It is because of this momentum that the San Francisco Bay Area Working Group of SEMPO organized its September Meet-Up last week around the topic of how best to organize social marketing campaigns. Hosted by Google at its San Francisco office, the event was simulcast live to Google's Santa Monica office, where the newly formed SEMPO-LA Working Group gathered to also participate in the event -- a SEMPO first, I think.
Event panelist Pierre Legrain, product marketing manager for monetization at Twitter, provided some of the most memorable examples of how search marketers should leverage his channel. He spoke about the recent announcements from Twitter that include Promoted Tweets, Promoted Trends, and its recently added Who to Follow feature.
Data that Legrain shared from the recent Old Spice social media phenomenon showed remarkable conversation spikes that coincided with releases of company videos on YouTube and Facebook (among other channels). One can imagine that by using Promoted Tweets or Promoted Trends, a brand could activate social conversations with promotional text and links -- which, obviously, should be highly measurable and accrue to the bottom line.
Co-panelist John Yi, Strategic Program Manager for APIs at Facebook, also showed compelling examples of campaigns that leveraged its targeted ads, Facebook Pages, and its Analytics-like tracking and reporting dashboards. A recent campaign by Starbucks, in which the coffee retailer promoted a free pastry giveaway through targeted advertising, the "Like-o-sphere," and its own well-branded page, showed once again the highly effective ways in which a brand can activate its markets through targeted engagement with audiences. According to Yi, the campaign was so successful that it increased intent to purchase by 94%.
Perhaps the most entertaining presentation came from panelist Rick Silvestrini of YouTube (owned by Google), who started with -- naturally -- a video case study showing how a brand with no traction or name recognition was able to generate millions in revenue by simply producing a highly effective video for its YouTube channel. Silvestrini really hammered home the point that YouTube - and all social media, really -- provides a level playing field. Marketing success need not be the sole domain of big brands with big budgets. As many start-up or smaller brands were represented in the audience, the message hit home. He also pointed out the obvious linkages between YouTube and Google's core search marketing offerings. Also interesting, and core to SEMPO, was his assertion that YouTube is the Web's second largest search engine -- even ahead of the Bing-Yahoo combination -- proof that understanding the "rules of engagement" in this slightly off-model search engine should be a key concern of search marketers.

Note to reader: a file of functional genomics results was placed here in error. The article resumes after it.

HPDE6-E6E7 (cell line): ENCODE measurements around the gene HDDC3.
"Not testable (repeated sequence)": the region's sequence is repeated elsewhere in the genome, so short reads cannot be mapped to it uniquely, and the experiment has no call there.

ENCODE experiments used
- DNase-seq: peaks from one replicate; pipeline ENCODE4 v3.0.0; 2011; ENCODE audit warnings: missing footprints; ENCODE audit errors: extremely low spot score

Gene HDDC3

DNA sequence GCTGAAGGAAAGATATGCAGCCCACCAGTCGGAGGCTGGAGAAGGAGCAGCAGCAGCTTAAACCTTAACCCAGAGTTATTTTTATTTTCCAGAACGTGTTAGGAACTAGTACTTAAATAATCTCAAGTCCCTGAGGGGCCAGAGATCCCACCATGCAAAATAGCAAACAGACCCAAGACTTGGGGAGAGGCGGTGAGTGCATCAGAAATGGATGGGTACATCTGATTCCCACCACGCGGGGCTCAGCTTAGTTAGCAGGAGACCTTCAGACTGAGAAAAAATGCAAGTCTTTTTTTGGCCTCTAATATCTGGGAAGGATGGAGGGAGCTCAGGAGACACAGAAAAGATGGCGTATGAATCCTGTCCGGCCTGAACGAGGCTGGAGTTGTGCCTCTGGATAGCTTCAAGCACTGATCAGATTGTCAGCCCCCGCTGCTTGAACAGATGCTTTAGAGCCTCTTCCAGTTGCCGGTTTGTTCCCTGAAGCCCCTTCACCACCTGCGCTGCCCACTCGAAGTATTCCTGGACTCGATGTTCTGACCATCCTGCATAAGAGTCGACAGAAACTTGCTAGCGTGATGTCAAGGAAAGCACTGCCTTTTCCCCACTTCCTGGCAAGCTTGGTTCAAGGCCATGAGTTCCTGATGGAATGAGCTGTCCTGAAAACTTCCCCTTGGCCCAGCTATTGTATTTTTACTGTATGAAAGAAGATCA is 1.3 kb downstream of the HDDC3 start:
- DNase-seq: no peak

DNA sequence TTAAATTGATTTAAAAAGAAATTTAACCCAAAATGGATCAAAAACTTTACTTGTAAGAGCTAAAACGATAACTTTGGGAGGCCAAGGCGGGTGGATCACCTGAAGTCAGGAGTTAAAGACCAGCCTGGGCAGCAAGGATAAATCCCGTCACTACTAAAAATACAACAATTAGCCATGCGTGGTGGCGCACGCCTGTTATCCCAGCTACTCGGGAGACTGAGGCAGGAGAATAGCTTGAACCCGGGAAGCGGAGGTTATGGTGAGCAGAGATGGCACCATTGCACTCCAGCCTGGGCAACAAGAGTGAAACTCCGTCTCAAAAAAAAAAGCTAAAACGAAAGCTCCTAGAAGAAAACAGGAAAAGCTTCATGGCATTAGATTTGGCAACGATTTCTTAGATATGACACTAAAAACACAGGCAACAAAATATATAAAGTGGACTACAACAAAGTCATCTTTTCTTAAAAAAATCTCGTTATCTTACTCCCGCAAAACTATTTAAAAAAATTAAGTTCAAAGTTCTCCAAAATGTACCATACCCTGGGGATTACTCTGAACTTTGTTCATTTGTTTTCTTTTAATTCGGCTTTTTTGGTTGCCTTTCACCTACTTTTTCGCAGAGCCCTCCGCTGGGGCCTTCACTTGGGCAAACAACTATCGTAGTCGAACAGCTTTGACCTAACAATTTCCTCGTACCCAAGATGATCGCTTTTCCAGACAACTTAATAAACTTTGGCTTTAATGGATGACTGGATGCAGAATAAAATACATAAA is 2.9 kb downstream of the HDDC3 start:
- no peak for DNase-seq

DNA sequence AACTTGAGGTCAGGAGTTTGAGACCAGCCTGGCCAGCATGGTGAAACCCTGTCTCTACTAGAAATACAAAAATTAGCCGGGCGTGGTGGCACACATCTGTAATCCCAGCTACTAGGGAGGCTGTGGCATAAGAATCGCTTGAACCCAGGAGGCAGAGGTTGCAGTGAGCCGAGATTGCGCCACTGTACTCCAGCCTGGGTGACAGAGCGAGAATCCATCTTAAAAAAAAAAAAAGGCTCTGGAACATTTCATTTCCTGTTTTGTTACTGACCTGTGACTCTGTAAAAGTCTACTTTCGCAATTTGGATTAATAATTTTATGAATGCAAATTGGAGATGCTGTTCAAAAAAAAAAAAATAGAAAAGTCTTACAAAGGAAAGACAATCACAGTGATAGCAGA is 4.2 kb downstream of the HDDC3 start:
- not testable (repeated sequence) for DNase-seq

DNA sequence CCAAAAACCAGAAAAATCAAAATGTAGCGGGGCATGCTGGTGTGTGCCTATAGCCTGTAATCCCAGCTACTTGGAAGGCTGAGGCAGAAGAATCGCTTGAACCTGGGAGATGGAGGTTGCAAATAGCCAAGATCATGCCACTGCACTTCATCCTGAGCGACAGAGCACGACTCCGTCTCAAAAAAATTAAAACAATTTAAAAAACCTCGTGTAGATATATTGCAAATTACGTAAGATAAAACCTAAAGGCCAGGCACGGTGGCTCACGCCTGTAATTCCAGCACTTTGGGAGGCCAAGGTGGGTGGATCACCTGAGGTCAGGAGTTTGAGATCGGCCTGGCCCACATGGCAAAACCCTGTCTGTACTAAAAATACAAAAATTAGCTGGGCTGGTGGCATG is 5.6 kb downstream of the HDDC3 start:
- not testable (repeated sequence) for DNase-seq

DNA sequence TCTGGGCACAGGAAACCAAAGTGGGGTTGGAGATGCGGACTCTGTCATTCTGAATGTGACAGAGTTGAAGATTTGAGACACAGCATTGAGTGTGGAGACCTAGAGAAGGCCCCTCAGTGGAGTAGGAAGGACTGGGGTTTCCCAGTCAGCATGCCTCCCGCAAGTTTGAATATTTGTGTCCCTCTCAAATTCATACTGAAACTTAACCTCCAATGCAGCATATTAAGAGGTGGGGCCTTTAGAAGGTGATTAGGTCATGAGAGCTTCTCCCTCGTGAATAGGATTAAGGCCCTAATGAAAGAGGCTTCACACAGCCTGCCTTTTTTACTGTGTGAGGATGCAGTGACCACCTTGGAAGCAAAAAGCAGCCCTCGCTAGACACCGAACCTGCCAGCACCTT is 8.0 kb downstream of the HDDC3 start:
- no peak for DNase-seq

As panelist Tezza Yujuico, Chief Sausage Maker (a.k.a., COO) of Athena East, a social marketing firm, pointed out, Twitter, Facebook and YouTube each represent unique opportunities to engage with audiences. But all three are also synergistic. Indeed, these three natural competitors (gathering, graciously, on Google's turf) demonstrated over and over again how each can feed into the other. YouTube is the vehicle of choice for video content producers the world over. That content is embeddable in blog posts and distributable via links on Twitter. YouTube videos are also playable in Facebook newsfeed updates and Facebook Pages. Each drives traffic, attention and engagement to the other.
Every day, according to Facebook, campaigns on its site increase search traffic by an average of 2.8x and CTRs by 50 percent.
What Yujuico really emphasized is by firmly establishing clear goals for social campaigns that complement, and indeed feed, search marketing efforts, Web marketers can effectively leverage each channel in concert. And because of constantly increasing measurability across all platforms, the ability to show precise ROI on a total Web marketing effort is nearly unparalleled.
As more and more SEM professionals are called on to broaden their responsibilities, SEMPO may want to add an additional "S" -- for "social" -- to its own title. Indeed, many in the audience already have.